deceased be announced by way of advertisement in the newspapers but
the name of the petitioner or the children were not included. The
petitioner sought an explanation from the deceased's father why they
were left out in the death announcement, Elkana Kibunja held a
meeting with the funeral committee at Subukia and directed that the
names of the petitioner and the applicant as well as any other woman
claiming to be his wife be included in the death announcement. Thus
the name of the petitioner, the applicant and all their children were
included in the death announcement and also in the funeral programme

 The petitioner denied that all the time they lived with the
deceased, the deceased had another wife or that she had met the
applicant or her children. The deceased never disclosed to the
petitioner that he had another wife. The petitioner also vehemently
denied that she had differences with the deceased prior to his death.
She denied that the deceased been separated and was living in a hotel
in Nyahururu instead of the matrimonial home. Asked why the deceased
was taken ill while at Subukia and why the funeral meetings were held
in Subukia instead of the matrimonial home in Nyahururu, the
petitioner explained that the deceased was at his business premises
and it was in Subukia where he had many friends and relatives.

 Elkana Kibunja, deceased father supported the petitioner's evidence
in every material aspect, and so did Leah Nduta, Elkana Kibunja's
wife, and the deceased's step mother

 Faith Wangechi the applicant testified that she met the deceased in
1990. They became friends and he is the biological father of her two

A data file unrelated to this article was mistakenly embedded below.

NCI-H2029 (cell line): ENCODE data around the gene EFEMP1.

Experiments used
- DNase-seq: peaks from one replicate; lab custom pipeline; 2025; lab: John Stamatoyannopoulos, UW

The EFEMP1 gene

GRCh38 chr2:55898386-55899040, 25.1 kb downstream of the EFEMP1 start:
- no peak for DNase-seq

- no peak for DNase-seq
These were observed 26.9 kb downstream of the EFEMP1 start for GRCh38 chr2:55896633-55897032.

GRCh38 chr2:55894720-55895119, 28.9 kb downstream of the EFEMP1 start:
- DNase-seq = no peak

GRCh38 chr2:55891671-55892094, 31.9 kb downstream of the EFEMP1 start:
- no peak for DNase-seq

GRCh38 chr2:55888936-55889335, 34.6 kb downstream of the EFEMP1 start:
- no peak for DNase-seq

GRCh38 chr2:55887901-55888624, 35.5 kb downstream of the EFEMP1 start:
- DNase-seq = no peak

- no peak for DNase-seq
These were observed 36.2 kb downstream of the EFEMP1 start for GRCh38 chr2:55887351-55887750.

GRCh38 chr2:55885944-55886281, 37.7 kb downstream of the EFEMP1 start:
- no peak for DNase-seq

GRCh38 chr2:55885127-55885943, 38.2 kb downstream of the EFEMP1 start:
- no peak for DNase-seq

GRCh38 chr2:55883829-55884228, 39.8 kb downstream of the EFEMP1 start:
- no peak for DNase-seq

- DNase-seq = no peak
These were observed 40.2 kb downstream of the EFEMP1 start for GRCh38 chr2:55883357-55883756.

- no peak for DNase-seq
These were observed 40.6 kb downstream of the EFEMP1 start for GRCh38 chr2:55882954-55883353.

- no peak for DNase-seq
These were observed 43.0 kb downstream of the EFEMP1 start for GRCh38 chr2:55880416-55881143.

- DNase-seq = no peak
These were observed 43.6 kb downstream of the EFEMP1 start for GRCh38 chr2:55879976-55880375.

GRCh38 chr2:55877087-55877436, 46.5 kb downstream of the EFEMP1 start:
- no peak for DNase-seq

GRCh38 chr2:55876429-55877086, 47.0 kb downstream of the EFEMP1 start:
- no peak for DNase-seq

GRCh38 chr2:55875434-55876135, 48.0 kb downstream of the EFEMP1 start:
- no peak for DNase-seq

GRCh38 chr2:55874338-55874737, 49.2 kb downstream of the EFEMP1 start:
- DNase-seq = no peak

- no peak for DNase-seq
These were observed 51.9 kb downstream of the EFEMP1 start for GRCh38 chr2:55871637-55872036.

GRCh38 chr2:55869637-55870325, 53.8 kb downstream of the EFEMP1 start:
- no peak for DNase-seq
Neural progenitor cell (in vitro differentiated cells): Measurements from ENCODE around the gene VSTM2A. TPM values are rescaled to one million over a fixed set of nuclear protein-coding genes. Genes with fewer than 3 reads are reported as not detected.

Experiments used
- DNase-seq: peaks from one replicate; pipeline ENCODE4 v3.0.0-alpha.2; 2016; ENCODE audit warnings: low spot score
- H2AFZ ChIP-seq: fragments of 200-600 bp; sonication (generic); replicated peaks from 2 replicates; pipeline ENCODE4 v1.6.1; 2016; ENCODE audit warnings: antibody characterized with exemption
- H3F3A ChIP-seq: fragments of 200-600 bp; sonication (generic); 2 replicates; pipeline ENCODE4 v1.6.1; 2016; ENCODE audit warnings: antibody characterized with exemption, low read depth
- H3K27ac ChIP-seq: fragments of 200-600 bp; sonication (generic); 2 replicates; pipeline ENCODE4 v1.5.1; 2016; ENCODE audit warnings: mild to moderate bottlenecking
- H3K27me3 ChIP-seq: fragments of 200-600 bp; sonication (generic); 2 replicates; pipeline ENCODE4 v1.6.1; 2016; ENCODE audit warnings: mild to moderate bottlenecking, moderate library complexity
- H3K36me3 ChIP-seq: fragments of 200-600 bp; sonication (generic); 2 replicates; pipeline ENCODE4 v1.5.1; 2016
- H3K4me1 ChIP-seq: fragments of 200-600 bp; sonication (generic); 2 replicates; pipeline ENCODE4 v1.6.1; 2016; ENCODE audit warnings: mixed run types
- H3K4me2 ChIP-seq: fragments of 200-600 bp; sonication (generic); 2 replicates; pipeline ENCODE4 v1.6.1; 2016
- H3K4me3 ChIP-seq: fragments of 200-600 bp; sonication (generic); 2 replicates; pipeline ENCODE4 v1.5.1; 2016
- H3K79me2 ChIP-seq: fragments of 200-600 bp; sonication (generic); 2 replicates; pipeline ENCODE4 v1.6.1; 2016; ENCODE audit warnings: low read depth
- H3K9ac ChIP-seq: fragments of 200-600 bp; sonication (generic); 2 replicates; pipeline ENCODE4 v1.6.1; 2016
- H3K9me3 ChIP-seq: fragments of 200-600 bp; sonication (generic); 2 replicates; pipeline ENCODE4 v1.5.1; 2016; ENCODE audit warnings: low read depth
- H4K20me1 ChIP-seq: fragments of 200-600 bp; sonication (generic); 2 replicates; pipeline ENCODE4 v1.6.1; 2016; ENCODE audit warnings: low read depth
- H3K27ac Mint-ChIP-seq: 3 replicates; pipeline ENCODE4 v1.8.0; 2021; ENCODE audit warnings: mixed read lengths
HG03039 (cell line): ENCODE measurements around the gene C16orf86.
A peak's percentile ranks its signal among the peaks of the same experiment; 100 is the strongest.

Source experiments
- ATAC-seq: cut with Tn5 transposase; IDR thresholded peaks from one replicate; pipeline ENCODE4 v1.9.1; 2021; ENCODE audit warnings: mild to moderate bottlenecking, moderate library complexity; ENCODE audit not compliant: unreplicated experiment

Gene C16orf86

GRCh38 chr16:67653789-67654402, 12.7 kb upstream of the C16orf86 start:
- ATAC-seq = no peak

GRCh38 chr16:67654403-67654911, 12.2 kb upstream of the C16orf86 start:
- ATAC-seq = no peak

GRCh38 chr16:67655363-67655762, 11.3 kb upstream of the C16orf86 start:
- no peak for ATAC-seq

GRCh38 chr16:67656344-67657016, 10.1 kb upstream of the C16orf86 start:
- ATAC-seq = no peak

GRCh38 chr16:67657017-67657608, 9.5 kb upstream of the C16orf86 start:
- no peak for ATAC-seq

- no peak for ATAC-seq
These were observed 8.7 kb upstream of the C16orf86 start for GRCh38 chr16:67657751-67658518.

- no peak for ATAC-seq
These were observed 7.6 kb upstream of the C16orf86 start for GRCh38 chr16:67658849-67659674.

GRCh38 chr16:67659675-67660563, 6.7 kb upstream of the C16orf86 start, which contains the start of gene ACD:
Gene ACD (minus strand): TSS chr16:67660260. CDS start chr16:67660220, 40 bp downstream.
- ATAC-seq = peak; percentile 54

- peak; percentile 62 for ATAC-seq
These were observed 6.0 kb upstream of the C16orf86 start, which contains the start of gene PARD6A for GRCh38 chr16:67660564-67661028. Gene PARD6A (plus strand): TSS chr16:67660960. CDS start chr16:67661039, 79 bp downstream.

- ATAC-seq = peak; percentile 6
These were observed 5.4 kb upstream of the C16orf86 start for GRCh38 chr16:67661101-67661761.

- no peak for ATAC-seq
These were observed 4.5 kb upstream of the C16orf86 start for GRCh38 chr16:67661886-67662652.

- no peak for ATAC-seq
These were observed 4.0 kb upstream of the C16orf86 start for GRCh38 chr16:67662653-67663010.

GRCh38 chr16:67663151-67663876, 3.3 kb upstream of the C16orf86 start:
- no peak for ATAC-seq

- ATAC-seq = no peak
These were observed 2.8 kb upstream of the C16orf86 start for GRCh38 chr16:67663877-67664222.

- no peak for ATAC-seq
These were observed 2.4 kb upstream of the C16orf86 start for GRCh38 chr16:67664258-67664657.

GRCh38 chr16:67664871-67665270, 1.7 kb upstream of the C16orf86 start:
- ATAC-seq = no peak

children. The first child was born in 1991 and the second child was
born in 1993. In October 1993, the deceased requested the applicant
to start living with him as a wife. They moved in together, moved to
Subukia and eventually the deceased bought a plot and constructed a
business premises called Village Villas Inn. The applicant was
in-charge of the business and the deceased used to live with her.

 She contended that the deceased married her and paid Kshs.19,000 as
dowry. She contended that she was the one who looked after the
deceased when he was in hospital. According to the applicant, she is
the second wife of the deceased. She recognised the petitioner as the
first wife and urged the court to grant the letters of administration
to the two widows.

 Her evidence was supported by one Peter Chege, a friend of the
deceased who confirmed that she was married to the deceased.

 When the matter came up for determination by the court, the single
issue for determination was whether the applicant and her children
are beneficiaries of the deceased's estate. In particular, whether
the applicant was married to the deceased under the Kikuyu Customary